If you want to become highly-successful, then the best thing you can do is mimic those who have already made it big—starting with these ten ideas.

What are your thoughts? Any other traits you’ve noticed? Please do share by leaving a comment below…

Join Stacy Karacostas on Success Institute, March 1, 2011 at 1:30pm CST, for the “Secrets of Outsourcing Your Way to Success without All the Stress “

Original Post from The Unchained Entrepreneur

  
        
          

8 thoughts on “10 Ways Successful Entrepreneurs Are Different from Most Small Business Owners

  1. Thanks for all the wonderful comments and tweets about my article. So glad to see it’s clearly striking a chord.

    Donna, I have to admit I still need to remind myself of #6 sometimes.

    Theresa, you’re so right. It’s hard to achieve success if you’re still trying to decide what to do or which way to go.

    Love the comment about getting rich being just a side effect. I always focus on your clients or customers needs and goals and you’ll end up meeting your own.

    Holly, thrilled you liked it, and that you got a chuckle out of it too.

  2. Facebook User says:

    Just stumbled upon it on Twitter – excellent post. The one I can’t help myself to add: Very successful entrepreneurs *do not* hope to get rich but hope to make a difference. Getting rich is just a side effect. 😉

  3. What an excellent article! And great reminders to set up systems that are reliable for the ability to release. So glad you provided this list. Jessica Chapman http://roomtobreathe.org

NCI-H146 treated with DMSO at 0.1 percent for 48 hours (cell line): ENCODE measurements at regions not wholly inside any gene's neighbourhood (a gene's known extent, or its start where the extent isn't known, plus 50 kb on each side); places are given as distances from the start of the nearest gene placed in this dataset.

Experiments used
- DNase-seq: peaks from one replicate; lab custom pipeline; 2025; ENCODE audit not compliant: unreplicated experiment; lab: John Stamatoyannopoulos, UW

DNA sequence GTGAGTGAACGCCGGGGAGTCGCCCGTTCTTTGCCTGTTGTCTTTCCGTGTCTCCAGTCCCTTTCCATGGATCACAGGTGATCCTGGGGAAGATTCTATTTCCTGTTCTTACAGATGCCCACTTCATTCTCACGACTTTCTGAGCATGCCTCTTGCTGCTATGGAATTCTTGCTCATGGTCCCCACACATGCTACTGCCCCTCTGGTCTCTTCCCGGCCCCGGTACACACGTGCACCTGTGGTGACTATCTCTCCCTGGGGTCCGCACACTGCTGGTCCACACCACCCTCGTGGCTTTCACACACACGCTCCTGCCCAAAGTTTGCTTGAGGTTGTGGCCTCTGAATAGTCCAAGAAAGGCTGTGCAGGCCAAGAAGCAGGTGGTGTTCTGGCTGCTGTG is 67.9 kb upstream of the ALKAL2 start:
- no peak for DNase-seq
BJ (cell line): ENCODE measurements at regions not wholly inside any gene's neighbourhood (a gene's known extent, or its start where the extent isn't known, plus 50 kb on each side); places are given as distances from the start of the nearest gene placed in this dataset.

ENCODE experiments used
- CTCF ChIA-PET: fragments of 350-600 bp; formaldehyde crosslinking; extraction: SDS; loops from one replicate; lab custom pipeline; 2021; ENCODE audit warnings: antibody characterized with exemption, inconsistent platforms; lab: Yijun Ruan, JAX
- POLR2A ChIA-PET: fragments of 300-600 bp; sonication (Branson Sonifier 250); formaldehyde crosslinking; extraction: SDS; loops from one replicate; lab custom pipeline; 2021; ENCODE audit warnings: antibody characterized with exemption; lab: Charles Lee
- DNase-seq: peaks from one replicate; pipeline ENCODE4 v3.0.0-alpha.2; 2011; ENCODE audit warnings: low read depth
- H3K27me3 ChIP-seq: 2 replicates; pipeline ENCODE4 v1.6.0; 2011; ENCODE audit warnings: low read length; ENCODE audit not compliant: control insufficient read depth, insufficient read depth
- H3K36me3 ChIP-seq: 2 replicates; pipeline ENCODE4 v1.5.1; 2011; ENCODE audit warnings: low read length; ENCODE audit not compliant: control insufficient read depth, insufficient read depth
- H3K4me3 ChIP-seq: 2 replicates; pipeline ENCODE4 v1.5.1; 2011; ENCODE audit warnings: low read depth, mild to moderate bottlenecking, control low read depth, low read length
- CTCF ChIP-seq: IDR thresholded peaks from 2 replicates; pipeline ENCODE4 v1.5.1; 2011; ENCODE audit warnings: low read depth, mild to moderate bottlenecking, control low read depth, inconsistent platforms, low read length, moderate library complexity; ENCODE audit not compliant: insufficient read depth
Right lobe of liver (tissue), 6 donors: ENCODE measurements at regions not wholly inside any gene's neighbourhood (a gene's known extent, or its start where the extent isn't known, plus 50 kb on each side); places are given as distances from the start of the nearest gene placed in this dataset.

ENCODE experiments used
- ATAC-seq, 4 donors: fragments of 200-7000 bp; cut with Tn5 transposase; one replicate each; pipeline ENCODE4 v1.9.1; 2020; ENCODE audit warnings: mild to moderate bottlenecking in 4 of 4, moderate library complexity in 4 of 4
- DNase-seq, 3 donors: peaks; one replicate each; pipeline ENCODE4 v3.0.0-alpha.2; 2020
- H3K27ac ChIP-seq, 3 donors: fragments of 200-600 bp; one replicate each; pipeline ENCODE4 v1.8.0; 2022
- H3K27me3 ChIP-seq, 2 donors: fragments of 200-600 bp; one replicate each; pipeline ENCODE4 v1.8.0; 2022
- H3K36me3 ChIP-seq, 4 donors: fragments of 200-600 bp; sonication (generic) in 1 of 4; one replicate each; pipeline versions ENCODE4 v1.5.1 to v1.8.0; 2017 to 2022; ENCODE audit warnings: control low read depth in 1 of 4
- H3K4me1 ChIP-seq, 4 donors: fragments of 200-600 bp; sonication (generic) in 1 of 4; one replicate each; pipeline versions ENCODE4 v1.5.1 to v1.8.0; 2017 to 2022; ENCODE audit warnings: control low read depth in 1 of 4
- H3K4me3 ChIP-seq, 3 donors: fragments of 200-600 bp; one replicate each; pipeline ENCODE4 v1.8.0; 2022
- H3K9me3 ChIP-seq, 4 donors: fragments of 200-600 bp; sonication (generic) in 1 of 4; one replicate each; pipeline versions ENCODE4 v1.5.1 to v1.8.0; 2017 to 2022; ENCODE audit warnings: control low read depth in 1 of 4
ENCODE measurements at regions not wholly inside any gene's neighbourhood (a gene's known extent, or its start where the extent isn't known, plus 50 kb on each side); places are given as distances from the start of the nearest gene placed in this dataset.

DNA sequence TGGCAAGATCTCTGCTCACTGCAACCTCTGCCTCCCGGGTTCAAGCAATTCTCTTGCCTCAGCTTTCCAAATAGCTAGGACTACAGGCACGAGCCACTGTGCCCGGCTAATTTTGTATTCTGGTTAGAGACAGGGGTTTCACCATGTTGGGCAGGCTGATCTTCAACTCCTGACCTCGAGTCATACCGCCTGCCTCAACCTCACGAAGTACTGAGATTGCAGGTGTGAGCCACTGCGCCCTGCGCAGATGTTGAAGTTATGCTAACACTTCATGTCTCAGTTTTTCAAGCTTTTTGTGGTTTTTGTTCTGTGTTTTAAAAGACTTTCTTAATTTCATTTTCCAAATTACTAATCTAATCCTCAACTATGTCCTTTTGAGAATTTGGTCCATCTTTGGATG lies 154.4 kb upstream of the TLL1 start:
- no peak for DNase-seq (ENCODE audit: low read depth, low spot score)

4. Anonymous says:

    Enjoyed your post. Gave a few areas I need to work on – like outsourcing. One I’d to add is the ability to make a fairly quick decision. Spending too much time on any one item (like the theme for a website) produces stagnation. Most successful entrepreneurs I know are strong decision makers.

    1. Anonymous says:

      If you want to learn more about outsourcing, don’t miss Stacy on Success Institute today, 3/1/11, at 1:30pm CST! https://events.ewomennetwork.com/event/details.php?eid=14751

  5. Donna Gunter says:

    Great post, Stacy! I like number 6 and often have to remind myself that I’m not failing — it’s simply another learning opportunity. After awhile, I discovered I’m able to bounce back from failure much more quickly than I used to!

  6. Anonymous says:

    I found myself chuckling as I read your post today Stacy–because you are spot on! There is no doubt that successful entrepreneurs are a breed of their own. And if you have the privilege of working with them, their tenacity and endurance wears off on you.
    For readers of your blog post who may be considering a business start-up, I recommend reading “Five Fatal Errors to Avoid When Starting a Business” to steer them in the right direction. The article is available at: http://www.exitpromise.com/articles/StartingABusiness
    All the best,
    Holly Magister, CPA, CFP